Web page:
PET containers are produced from virgin material supplied by resin and polyester polymer manufacturers. There is one major manufacturer in South Africa, Hosaf Fibres. Hosaf was launched in 2001 and is a successor company to the polyester operation started by Hoechst. Production of virgin resin and polymers is done in Jacobs, south of Durban. In addition, Hosaf operates a fibre production plant in Cape Town and a PET recycling plant in Johannesburg.
Polyester resin manufacturers create PET from mono-ethylene glycol (MEG) and purified terephthalic acid (PTA). In common with all commodities used to make manmade fibres and plastics, MEG and PTA are derived from oil.
There are two key stages in PET manufacture: production of polymer chip in an amorphous state followed by solid state poly-condensation to raise its Intrinsic Viscosity (IV), thereby achieving the strength and resilience demanded in bottling applications.
The Jacobs operation comprises a continuous process (CP) plant – the only one in Africa – and two batch plants. The Jacobs CP plant was commissioned following Durban’s first full environmental impact study, an indication of the industry’s early adoption of sustainable environmental practice and willingness to engage local communities. Its production processes carry Federal Drug Administration (FDA) approval, a global quality benchmark in this field. Production quality also conforms to all relevant European Union directives as Hosaf complements production for South African customers with exports to overseas markets, primarily in Western Europe.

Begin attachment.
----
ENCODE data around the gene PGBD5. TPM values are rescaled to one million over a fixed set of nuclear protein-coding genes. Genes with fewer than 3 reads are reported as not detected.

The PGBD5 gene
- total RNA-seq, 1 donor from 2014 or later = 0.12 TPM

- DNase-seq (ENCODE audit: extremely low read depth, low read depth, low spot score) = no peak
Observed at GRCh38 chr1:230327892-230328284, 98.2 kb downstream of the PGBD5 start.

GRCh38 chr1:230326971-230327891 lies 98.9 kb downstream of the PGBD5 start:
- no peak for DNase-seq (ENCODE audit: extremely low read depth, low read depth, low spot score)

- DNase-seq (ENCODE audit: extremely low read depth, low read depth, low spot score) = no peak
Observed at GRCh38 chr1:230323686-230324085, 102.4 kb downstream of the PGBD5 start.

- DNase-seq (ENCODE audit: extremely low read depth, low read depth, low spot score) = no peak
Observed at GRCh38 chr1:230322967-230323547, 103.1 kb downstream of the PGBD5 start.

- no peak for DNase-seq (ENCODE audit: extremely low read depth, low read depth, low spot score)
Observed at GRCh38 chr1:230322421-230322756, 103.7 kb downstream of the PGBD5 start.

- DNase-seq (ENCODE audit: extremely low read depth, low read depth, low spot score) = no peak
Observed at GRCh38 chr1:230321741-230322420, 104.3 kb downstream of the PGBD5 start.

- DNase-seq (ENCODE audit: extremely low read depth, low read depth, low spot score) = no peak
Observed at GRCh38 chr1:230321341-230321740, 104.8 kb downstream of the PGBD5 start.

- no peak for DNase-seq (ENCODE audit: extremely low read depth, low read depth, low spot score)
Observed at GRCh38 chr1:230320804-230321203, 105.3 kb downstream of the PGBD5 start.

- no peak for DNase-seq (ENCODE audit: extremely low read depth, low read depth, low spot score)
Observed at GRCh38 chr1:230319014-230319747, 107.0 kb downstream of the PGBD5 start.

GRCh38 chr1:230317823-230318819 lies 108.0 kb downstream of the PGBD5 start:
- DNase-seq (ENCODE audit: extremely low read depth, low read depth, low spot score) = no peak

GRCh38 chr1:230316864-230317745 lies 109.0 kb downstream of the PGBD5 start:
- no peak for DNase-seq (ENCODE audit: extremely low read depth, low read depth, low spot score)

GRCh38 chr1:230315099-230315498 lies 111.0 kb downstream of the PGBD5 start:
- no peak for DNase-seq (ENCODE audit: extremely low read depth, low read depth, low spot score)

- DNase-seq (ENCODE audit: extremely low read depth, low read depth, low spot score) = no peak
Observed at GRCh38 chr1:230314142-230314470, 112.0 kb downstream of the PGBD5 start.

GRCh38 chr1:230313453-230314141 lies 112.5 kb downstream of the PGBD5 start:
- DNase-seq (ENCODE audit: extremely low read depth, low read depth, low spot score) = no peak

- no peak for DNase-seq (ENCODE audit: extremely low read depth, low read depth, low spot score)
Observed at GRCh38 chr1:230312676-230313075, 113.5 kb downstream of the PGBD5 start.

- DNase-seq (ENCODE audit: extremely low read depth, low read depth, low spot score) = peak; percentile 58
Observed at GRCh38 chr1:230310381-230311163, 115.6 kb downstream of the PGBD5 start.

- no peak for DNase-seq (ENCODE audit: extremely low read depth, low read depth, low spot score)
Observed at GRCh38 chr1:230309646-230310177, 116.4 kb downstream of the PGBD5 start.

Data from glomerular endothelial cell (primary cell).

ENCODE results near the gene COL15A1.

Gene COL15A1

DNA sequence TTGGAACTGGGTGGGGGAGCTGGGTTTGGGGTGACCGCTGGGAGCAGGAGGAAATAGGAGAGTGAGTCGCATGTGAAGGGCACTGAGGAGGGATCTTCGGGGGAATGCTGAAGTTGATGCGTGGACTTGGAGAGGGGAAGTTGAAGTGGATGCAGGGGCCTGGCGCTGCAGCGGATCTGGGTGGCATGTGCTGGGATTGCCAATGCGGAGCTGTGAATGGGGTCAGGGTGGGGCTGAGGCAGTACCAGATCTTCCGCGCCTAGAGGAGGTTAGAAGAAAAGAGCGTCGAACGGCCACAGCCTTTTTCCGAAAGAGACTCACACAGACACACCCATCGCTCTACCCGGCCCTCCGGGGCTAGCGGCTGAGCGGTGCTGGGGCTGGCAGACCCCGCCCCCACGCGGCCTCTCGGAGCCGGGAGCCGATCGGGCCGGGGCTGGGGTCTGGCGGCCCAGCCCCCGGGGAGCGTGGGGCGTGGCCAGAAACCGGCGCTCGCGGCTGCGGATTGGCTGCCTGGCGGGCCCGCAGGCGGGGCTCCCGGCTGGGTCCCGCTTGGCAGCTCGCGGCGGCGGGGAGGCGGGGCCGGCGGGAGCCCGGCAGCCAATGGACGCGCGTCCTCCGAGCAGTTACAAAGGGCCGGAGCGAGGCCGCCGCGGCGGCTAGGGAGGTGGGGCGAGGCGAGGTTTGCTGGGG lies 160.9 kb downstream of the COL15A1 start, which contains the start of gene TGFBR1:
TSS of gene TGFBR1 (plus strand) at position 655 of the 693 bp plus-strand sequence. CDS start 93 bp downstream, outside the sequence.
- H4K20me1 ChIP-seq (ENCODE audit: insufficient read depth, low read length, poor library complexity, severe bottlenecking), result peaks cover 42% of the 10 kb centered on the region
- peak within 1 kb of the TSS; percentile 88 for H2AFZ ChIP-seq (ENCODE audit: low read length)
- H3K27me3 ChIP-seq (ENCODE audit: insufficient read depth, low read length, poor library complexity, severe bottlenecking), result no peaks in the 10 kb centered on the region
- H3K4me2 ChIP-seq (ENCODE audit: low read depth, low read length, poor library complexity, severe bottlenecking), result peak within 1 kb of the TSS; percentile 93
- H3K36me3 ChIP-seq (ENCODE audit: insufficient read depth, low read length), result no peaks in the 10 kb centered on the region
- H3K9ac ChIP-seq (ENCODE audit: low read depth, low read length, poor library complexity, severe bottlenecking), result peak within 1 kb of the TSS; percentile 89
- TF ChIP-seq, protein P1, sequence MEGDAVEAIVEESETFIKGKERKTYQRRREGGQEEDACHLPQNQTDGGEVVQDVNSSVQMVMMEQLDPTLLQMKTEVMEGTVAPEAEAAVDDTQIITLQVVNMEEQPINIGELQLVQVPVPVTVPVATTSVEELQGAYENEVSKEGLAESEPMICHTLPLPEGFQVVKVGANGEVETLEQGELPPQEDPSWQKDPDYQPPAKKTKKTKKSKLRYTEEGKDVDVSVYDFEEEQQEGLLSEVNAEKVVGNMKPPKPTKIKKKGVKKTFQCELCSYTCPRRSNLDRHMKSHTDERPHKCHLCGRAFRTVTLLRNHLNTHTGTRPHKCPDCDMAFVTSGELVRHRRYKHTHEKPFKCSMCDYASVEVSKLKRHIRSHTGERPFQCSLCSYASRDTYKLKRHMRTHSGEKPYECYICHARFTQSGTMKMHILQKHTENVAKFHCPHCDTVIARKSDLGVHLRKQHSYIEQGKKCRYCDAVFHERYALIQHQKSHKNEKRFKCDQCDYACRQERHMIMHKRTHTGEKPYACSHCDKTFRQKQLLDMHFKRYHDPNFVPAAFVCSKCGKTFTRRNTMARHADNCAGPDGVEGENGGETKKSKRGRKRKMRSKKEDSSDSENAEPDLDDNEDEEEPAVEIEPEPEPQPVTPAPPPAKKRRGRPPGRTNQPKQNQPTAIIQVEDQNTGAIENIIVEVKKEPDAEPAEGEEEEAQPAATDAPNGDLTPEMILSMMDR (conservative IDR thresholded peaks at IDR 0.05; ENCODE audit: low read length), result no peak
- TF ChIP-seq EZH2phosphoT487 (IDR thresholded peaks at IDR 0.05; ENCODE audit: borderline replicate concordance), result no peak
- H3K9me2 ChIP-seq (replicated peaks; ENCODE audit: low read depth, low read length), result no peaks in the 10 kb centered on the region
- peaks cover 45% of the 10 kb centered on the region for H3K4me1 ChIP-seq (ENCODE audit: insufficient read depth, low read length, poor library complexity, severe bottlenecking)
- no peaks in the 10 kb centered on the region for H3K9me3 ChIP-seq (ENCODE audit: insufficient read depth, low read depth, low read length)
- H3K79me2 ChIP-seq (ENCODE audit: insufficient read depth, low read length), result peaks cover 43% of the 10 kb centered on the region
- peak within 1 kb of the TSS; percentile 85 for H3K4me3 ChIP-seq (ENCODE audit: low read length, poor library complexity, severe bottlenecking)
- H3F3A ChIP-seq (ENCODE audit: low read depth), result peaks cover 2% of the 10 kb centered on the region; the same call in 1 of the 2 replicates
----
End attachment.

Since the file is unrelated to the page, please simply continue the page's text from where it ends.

PET conversion has become a growth area for various companies, from small business to JSE-listed groups. Growth seems certain to continue as PET is being specified in an ever expanding range of bottling and packaging applications.
PET converters produce four principal types of product :
pre-forms (essentially, a bottle in embryo), single-stage bottles (pellet turned into a finished bottle in one process), two-stage bottles (pellet to pre-form which is then blown into a finished bottle) and multi-layer bottles (still relatively uncommon in South Africa, but essentially a bottle that makes use of different types of plastic). Converters may also make the closures (bottle tops) that ensure the integrity of a bottle’s contents.
The conversion process involves either stretch-blow moulding or injection-moulding.
Bottlers usually purchase pre-forms and then blow them into the finished bottle, before filling them up with the product that they manufacture.